Far-Right Humor and Irony on Campus

With all of the attention being paid to “Leftist” professors using class time, university e-mail, or even social media to “force their ideology” on their students, it is hard (for me, at least) to pass up the opportunity to cite Far-Right abuses of political expression on campus.

The Young Conservatives of Texas, a student group at the University of Texas at Austin and, I assume, elsewhere, has recently courted controversy by sponsoring a “Catch an Illegal Immigrant Contest” on the campus. Students from the group will be wearing labels on their clothing that identify them as illegal immigrants. Other students who pull off those labels and bring them to a designated location on campus will receive $25 gift cards.

The Young Conservatives of Texas have explained the purpose of this contest in this way: “The purpose of this event is to spark a campus-wide discussion about the issue of illegal immigration, and how it affects our everyday lives.”

Well, it has certainly sparked a campus-wide discussion, though not exactly the kind of discussion that the sponsors, at least ostensibly, had in mind. (I suspect that Ted Cruz is their role model, and this courting of controversy is all very deliberately provocative. Cruz’s guiding principle seems to be that he can be as obnoxious and confrontational as he wishes as long as it’s all in the service of the “right cause,” or, more precisely, the causes of the Right.)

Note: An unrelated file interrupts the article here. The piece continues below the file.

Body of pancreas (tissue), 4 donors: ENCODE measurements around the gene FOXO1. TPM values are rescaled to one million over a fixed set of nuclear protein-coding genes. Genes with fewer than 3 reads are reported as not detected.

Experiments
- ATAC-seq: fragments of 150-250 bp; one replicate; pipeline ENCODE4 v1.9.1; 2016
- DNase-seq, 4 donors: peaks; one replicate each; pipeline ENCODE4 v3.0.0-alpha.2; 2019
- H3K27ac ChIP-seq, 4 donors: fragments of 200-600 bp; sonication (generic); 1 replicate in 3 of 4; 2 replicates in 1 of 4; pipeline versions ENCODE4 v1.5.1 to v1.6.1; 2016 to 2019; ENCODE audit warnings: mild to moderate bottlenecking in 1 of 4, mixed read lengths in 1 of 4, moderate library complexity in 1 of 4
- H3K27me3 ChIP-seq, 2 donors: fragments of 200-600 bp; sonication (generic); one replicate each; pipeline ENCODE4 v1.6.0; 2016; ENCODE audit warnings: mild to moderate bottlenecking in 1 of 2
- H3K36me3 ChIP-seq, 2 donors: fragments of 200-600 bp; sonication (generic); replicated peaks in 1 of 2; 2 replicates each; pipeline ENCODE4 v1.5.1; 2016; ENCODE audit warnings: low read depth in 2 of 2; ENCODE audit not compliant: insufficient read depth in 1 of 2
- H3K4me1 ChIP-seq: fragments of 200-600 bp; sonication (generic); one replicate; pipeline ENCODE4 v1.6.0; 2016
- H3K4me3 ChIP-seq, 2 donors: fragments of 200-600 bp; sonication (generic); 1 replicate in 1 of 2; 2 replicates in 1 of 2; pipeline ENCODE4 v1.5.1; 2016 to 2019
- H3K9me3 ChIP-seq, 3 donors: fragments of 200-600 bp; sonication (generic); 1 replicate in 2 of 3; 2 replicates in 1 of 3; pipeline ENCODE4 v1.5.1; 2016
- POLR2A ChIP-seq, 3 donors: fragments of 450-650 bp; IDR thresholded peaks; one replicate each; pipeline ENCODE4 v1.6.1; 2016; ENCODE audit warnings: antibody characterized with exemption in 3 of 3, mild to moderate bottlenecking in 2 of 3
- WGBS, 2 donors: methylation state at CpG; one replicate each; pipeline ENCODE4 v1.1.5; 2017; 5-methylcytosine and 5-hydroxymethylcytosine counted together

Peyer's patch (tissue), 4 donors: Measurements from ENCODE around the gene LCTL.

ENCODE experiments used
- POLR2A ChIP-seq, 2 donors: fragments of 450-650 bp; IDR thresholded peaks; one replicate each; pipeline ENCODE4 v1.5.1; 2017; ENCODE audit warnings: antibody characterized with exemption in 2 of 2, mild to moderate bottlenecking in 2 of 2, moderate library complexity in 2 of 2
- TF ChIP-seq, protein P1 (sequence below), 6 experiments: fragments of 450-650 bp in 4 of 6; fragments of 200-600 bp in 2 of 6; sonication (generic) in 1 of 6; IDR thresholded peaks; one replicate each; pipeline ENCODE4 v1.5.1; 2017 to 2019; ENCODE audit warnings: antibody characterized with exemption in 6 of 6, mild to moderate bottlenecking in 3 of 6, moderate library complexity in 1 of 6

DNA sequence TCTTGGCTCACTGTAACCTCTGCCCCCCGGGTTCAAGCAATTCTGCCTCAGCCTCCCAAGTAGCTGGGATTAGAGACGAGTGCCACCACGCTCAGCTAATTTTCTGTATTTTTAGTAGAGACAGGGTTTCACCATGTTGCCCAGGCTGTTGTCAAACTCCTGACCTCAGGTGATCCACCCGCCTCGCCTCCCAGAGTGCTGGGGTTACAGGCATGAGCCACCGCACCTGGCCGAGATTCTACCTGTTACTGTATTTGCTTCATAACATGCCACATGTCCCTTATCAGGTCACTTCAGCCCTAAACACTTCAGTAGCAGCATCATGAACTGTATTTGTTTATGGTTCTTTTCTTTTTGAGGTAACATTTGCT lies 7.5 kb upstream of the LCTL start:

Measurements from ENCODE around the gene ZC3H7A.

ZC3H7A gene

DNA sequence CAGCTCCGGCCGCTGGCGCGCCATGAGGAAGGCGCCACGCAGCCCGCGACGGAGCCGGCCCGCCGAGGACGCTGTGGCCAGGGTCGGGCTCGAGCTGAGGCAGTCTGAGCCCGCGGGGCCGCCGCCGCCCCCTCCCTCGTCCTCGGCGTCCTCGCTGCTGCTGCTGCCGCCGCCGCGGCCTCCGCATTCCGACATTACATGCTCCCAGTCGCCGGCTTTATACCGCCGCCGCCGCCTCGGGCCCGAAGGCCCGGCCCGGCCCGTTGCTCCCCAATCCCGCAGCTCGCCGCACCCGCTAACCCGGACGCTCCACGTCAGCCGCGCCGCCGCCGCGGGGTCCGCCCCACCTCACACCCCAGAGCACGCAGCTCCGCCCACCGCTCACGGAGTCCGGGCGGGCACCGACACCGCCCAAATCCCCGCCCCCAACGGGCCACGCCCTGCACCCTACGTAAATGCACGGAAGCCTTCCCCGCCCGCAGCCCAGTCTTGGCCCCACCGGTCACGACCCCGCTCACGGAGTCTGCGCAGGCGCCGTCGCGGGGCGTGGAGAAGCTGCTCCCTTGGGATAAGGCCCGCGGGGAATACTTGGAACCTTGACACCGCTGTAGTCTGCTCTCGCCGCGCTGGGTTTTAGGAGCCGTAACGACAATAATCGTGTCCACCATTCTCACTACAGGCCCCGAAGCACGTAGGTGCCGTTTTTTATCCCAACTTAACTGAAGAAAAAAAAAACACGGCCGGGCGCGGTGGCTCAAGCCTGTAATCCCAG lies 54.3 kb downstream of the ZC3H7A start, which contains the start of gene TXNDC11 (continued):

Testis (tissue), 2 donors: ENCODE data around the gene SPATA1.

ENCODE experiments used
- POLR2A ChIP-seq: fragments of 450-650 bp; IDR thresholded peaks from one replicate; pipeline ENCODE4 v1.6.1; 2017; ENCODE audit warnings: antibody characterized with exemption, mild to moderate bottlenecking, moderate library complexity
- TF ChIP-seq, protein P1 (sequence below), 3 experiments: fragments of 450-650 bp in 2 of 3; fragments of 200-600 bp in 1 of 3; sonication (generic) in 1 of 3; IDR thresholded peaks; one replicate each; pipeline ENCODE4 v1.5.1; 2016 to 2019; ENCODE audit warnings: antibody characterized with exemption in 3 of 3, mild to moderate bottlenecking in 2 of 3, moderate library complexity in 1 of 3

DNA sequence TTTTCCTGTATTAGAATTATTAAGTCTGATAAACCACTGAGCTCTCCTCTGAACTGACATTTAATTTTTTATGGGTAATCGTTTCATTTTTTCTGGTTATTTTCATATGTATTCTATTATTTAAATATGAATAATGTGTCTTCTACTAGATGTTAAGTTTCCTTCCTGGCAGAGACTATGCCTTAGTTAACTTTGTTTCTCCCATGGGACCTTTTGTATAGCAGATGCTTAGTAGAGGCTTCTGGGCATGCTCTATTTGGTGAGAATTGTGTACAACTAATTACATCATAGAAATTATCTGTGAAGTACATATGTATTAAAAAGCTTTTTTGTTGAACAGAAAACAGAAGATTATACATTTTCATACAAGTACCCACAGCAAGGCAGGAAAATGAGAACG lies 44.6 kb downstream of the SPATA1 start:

By the way, this is not just some singularly bone-headed initiative by this group—not something that can be excused as a youthful lapse in judgment. In September, the group held a bake sale to protest affirmative action. To highlight the element of protest, they charged those interested in buying the baked goods race-adjusted prices.

About a year ago, I re-posted to this blog a parody, published in McSweeney’s, of Tom Joad’s speech at the end of The Grapes of Wrath. Titled “The Grapes of Mitt,” the piece answered with mockery the attempts by the Romney campaign to assert that, despite his notorious remarks about the 47% of Americans who would never vote for him because of their dependency on government handouts, he was nonetheless committed to representing the interests of all Americans. A Right-Wing blog re-posted an excerpt, with the comment, “This is what passes for humor among Liberal academics.”

Well, perhaps a lot of us are just missing the humor in what the Young Conservatives of Texas have been doing. Perhaps it is not that their actions are patently offensive demonstrations of smug, self-entitled bias but, instead, that the rest of us lack the senses of humor and irony to appreciate what are simply expressions of good-natured fun.

Perhaps, but only if Missisippi Burning is a comedy.

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